The COLA increase was the highest in 40 years, because inflation is at a 40-year high. And the slight reduction to Medicare Part B premiums from last year’s 14.5% increase is only the third time that has occurred in the history of the program. The drop is primarily the result of lower expected costs for the Alzheimer’s disease drug, Aduhelm. Although COLAs will remain elevated as long as inflation remains high, clients should definitely not plan on Medicare premiums continuing to decline.
As with all things retirement, plans must be based on long-term expectations
The key numbers to focus on are the spring 2022 Social Security and Medicare projections for the next 8-10 years. These projections provide a long-term annual forecast for COLAs to increase at 2.4% and Medicare premiums to rise at an average of 5.9%. Although these may be adjusted upward if current inflation rates continue into 2023, clients should plan on the trajectory of Medicare premiums to rise at twice the rate of annual COLAs – consistent with the last 40 years of data.
Medicare Part B premiums reflect a small portion of overall health care costs in retirement
In addition to Part B premiums, planning for retirement health care should include Part D premiums, supplemental insurance and all out-of-pocket costs including dental, vision, and hearing. Our data, which draw on government projections and 530 million actual health care cases to actuarially determine average future expenses, show that the $62.40 annual savings from the Part B premium will equal about 1% of the total annual health care expenses for an individual retiring at age 65 in 2023.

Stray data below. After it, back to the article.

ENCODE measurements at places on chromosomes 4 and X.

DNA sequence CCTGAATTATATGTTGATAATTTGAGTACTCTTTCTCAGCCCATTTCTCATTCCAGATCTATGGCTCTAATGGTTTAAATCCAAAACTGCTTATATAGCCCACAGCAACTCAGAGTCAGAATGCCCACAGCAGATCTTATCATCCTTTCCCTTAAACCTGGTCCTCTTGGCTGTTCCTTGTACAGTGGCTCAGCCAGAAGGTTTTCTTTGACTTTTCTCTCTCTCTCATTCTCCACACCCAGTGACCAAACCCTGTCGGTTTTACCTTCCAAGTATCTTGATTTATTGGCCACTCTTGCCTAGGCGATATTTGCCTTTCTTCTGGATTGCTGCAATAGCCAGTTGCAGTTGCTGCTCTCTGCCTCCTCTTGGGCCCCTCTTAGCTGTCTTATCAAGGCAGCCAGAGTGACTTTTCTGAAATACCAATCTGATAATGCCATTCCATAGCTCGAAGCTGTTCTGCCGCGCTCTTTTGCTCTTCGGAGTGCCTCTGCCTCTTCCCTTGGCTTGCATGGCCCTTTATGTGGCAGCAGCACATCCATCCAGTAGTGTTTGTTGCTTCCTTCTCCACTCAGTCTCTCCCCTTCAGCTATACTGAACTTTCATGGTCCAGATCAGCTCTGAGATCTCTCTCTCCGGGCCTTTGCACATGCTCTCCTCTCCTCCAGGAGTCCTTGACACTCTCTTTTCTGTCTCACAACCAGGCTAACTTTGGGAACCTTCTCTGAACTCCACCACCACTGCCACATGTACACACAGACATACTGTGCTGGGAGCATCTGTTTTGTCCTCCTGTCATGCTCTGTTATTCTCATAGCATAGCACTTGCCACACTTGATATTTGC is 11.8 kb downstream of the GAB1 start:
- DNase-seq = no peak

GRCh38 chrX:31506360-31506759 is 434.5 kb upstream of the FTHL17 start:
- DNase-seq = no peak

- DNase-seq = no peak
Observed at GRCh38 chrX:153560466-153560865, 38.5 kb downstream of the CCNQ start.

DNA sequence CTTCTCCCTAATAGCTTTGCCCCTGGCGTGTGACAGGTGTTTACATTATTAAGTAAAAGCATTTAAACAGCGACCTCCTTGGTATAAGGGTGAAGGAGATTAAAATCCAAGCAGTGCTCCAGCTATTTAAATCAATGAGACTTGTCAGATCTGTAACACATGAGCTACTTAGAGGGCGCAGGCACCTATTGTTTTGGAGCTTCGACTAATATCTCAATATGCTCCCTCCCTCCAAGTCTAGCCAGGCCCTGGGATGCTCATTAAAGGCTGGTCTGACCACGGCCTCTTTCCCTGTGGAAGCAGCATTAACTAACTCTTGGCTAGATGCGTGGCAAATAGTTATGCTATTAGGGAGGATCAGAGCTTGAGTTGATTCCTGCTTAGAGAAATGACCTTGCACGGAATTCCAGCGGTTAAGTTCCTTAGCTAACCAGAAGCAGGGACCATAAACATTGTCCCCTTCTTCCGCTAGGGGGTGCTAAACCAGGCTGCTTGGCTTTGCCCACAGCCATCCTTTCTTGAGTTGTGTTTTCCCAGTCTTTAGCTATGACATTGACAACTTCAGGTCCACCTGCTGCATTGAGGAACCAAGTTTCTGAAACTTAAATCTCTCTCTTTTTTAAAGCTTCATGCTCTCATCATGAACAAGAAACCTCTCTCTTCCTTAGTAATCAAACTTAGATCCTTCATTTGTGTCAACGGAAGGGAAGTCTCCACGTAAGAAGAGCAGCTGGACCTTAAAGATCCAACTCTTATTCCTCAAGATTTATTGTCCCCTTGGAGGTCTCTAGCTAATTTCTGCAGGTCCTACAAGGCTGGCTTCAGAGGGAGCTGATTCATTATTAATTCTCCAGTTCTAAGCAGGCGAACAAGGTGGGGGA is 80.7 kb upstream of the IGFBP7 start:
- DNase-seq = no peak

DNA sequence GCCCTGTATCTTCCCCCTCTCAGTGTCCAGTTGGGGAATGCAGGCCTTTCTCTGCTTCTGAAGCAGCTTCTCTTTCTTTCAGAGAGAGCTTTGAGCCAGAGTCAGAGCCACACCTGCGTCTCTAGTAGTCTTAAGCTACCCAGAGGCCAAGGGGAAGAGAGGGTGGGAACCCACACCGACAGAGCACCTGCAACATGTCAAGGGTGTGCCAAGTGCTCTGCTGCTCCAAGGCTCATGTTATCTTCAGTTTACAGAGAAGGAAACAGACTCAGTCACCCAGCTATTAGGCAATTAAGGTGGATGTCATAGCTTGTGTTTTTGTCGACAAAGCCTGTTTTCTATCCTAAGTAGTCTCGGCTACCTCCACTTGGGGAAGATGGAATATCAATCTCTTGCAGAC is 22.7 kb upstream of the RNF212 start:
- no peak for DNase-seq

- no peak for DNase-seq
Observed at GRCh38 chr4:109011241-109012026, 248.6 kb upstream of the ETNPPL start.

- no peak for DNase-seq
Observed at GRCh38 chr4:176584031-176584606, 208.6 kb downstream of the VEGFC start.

Other than Part B, health care costs will increase in 2023
Each of the cost components of retirement health care (besides Part B premiums) will increase in 2023. Projections from earlier this year for supplemental insurance (Medigap) show it is expected to increase 8.6% per year for the coming decade, assuming an average historical long-term inflation rate plus the annual policy age ratings.
HealthView Services’ Retirement Healthcare Cost Index highlights the increasing impact of health care costs on retirement budgets
Using updated 2023 numbers and current long-term projections for future increases, the index reveals that for an average 65-year-old couple retiring next year, total health care costs will account for around 45% of their projected Social Security benefits. In our new Insights Brief, we show that assuming they live to 89 years old, they will need close to 100% of their benefits to cover health care expenses during their final years of life. The Retirement Healthcare Cost Index does not include long-term care expenses, another critical retirement planning consideration.
The individual circumstances of each client matters
Income, state of residence, gender and health condition are all variables to factor into the retirement health care planning process. For example, a 50-year-old couple planning to retire at age 65 would spend $90,000 more on supplemental insurance in Massachusetts versus Hawaii. Additionally, higher Social Security COLAs may also result in higher taxes on benefits. Taking advantage of a Roth IRA and/or a health savings account to pay health care premiums in retirement is an opportunity to benefit from their in-retirement tax advantages.
Decumulation plans need to account for rising health care costs
Since health care costs are expected to increase faster than COLAs through retirement, it’s important to build a decumulation plan that ensures that funds will be available to address annual healthcare costs, which will take up a greater portion of retirement budgets over time.
Although the Social Security and Medicare changes for 2023 are the exception rather than the rule, they are a welcome opportunity for financial professionals to engage with clients around the long-term trajectory of these expenses and add value by developing savings plans that ensure this critical need is met.
Ron Mastrogiovanni is CEO of HealthView Services. He may be contacted at [email protected].